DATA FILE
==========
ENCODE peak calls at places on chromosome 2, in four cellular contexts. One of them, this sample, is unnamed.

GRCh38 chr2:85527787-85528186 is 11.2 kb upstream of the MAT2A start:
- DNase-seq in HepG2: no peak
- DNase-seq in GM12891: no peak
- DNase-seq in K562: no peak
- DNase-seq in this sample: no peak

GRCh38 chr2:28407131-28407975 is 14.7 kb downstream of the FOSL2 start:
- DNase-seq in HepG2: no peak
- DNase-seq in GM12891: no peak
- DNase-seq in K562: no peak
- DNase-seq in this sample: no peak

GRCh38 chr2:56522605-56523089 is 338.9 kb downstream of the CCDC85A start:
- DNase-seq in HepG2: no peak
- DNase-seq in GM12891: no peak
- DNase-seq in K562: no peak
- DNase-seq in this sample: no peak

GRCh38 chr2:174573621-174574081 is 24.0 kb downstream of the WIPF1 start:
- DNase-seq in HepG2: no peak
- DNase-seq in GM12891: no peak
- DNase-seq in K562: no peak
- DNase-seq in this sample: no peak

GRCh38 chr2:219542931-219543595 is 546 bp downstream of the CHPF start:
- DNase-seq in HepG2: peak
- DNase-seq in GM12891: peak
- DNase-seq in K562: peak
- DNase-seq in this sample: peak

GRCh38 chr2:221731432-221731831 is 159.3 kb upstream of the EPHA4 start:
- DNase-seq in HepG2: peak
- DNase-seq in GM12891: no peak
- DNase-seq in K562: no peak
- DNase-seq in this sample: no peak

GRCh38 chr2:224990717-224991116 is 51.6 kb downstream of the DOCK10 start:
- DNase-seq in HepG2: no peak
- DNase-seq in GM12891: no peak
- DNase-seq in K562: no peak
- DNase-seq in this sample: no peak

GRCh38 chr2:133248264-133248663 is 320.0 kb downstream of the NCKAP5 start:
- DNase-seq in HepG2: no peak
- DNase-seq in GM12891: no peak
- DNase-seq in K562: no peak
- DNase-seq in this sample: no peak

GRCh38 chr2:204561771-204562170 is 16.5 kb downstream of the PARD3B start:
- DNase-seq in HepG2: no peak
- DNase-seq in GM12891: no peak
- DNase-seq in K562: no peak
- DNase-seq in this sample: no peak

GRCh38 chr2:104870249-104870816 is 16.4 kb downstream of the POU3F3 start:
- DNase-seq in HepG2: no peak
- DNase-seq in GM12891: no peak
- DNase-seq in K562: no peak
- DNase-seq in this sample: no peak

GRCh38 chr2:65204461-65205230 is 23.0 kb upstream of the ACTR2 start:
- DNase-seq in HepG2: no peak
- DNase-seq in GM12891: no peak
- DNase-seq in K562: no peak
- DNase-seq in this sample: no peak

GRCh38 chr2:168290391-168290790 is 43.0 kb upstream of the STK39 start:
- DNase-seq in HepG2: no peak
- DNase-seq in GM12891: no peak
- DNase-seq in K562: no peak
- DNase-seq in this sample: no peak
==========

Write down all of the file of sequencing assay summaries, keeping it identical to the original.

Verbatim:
ENCODE peak calls at places on chromosome 2, in four cellular contexts. One of them, this sample, is unnamed.

GRCh38 chr2:85527787-85528186 is 11.2 kb upstream of the MAT2A start:
- DNase-seq in HepG2: no peak
- DNase-seq in GM12891: no peak
- DNase-seq in K562: no peak
- DNase-seq in this sample: no peak

GRCh38 chr2:28407131-28407975 is 14.7 kb downstream of the FOSL2 start:
- DNase-seq in HepG2: no peak
- DNase-seq in GM12891: no peak
- DNase-seq in K562: no peak
- DNase-seq in this sample: no peak

GRCh38 chr2:56522605-56523089 is 338.9 kb downstream of the CCDC85A start:
- DNase-seq in HepG2: no peak
- DNase-seq in GM12891: no peak
- DNase-seq in K562: no peak
- DNase-seq in this sample: no peak

GRCh38 chr2:174573621-174574081 is 24.0 kb downstream of the WIPF1 start:
- DNase-seq in HepG2: no peak
- DNase-seq in GM12891: no peak
- DNase-seq in K562: no peak
- DNase-seq in this sample: no peak

GRCh38 chr2:219542931-219543595 is 546 bp downstream of the CHPF start:
- DNase-seq in HepG2: peak
- DNase-seq in GM12891: peak
- DNase-seq in K562: peak
- DNase-seq in this sample: peak

GRCh38 chr2:221731432-221731831 is 159.3 kb upstream of the EPHA4 start:
- DNase-seq in HepG2: peak
- DNase-seq in GM12891: no peak
- DNase-seq in K562: no peak
- DNase-seq in this sample: no peak

GRCh38 chr2:224990717-224991116 is 51.6 kb downstream of the DOCK10 start:
- DNase-seq in HepG2: no peak
- DNase-seq in GM12891: no peak
- DNase-seq in K562: no peak
- DNase-seq in this sample: no peak

GRCh38 chr2:133248264-133248663 is 320.0 kb downstream of the NCKAP5 start:
- DNase-seq in HepG2: no peak
- DNase-seq in GM12891: no peak
- DNase-seq in K562: no peak
- DNase-seq in this sample: no peak

GRCh38 chr2:204561771-204562170 is 16.5 kb downstream of the PARD3B start:
- DNase-seq in HepG2: no peak
- DNase-seq in GM12891: no peak
- DNase-seq in K562: no peak
- DNase-seq in this sample: no peak

GRCh38 chr2:104870249-104870816 is 16.4 kb downstream of the POU3F3 start:
- DNase-seq in HepG2: no peak
- DNase-seq in GM12891: no peak
- DNase-seq in K562: no peak
- DNase-seq in this sample: no peak

GRCh38 chr2:65204461-65205230 is 23.0 kb upstream of the ACTR2 start:
- DNase-seq in HepG2: no peak
- DNase-seq in GM12891: no peak
- DNase-seq in K562: no peak
- DNase-seq in this sample: no peak

GRCh38 chr2:168290391-168290790 is 43.0 kb upstream of the STK39 start:
- DNase-seq in HepG2: no peak
- DNase-seq in GM12891: no peak
- DNase-seq in K562: no peak
- DNase-seq in this sample: no peak